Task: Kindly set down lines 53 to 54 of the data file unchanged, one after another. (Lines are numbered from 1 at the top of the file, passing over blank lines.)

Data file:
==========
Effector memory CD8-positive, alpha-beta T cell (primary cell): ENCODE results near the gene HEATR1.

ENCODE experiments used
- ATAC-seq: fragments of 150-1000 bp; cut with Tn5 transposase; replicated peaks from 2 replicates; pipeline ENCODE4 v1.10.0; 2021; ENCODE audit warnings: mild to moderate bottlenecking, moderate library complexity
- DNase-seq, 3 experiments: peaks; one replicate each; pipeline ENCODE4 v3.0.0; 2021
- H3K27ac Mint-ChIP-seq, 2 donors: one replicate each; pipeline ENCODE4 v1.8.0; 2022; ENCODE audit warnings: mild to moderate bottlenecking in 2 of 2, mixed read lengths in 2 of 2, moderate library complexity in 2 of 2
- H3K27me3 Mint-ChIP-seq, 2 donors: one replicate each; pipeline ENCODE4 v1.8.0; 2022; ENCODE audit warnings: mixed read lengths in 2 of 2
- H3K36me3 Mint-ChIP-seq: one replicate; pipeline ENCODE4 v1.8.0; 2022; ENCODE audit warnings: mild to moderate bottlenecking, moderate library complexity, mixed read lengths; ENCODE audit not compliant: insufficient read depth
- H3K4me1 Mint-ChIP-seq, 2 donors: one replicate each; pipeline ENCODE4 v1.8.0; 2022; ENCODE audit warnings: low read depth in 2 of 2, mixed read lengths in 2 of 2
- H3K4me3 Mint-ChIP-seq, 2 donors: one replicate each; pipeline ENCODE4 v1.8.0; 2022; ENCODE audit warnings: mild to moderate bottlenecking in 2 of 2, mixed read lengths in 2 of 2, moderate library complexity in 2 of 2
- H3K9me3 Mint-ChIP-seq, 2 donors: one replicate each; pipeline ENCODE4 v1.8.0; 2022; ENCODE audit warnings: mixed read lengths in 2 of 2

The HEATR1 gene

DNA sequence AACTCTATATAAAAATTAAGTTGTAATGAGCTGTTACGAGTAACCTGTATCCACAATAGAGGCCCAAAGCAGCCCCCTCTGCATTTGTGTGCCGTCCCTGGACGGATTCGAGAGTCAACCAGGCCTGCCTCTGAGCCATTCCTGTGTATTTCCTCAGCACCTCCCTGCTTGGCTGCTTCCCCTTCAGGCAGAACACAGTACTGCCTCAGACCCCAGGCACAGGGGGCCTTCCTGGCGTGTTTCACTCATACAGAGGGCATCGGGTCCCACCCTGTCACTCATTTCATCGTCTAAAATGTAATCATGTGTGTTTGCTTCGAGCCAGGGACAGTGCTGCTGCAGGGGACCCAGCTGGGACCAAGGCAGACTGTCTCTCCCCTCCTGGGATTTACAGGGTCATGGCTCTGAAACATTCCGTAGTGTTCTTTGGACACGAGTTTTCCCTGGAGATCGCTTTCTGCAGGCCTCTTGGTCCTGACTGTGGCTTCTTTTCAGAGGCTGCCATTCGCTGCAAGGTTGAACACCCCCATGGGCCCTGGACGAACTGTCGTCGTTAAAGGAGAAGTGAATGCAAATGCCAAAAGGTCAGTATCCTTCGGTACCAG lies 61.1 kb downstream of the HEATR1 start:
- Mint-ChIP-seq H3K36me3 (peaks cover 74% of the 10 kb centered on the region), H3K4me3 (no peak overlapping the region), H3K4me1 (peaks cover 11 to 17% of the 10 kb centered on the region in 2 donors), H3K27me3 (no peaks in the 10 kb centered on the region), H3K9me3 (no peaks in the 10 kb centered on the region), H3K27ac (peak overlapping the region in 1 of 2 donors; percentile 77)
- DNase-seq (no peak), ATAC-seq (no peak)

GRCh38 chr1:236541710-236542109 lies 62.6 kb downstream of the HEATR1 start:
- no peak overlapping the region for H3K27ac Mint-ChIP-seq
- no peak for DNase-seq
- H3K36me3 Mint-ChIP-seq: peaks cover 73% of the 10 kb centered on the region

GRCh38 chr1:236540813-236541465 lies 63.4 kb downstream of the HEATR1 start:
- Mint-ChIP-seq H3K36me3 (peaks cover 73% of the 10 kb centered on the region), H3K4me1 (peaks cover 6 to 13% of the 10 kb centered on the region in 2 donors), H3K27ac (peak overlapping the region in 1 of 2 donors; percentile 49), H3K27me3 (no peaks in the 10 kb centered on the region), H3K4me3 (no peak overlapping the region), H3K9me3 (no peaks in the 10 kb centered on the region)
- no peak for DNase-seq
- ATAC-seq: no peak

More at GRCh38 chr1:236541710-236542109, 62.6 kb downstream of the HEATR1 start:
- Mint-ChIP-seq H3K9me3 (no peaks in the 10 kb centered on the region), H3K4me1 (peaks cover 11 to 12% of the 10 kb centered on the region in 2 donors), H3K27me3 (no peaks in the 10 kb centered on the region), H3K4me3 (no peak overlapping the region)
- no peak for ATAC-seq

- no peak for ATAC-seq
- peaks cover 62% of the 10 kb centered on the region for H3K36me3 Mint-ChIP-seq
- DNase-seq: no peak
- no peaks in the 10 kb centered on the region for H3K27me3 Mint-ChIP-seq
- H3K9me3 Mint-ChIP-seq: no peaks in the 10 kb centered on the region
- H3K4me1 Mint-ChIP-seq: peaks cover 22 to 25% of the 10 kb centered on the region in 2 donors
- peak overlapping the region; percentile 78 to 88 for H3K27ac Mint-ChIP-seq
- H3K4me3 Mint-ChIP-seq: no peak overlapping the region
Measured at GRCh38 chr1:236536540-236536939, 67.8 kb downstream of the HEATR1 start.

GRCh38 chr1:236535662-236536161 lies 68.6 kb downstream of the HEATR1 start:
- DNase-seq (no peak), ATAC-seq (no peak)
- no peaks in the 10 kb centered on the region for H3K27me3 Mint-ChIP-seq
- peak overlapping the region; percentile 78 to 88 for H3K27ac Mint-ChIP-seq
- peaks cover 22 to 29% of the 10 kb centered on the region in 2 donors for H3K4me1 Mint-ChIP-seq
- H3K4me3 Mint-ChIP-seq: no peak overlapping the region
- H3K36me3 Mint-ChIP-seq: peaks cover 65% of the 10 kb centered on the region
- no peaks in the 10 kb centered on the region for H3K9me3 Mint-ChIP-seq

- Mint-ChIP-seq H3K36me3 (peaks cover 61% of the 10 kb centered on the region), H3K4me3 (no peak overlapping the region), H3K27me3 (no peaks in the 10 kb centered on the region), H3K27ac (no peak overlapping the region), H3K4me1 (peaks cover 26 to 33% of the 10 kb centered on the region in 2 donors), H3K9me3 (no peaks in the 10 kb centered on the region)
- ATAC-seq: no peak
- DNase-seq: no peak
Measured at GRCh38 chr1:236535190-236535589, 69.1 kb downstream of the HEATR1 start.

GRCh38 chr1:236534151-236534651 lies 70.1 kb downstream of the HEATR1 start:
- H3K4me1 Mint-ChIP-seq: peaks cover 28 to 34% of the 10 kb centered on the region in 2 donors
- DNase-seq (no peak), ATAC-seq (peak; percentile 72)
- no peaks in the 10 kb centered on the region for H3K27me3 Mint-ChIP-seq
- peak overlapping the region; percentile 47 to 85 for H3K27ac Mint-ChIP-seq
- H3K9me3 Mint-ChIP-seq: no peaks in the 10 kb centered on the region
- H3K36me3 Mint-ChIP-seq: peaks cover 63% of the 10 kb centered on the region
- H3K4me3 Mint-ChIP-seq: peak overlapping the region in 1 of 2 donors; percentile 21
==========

- H3K36me3 Mint-ChIP-seq: peaks cover 63% of the 10 kb centered on the region
- H3K4me3 Mint-ChIP-seq: peak overlapping the region in 1 of 2 donors; percentile 21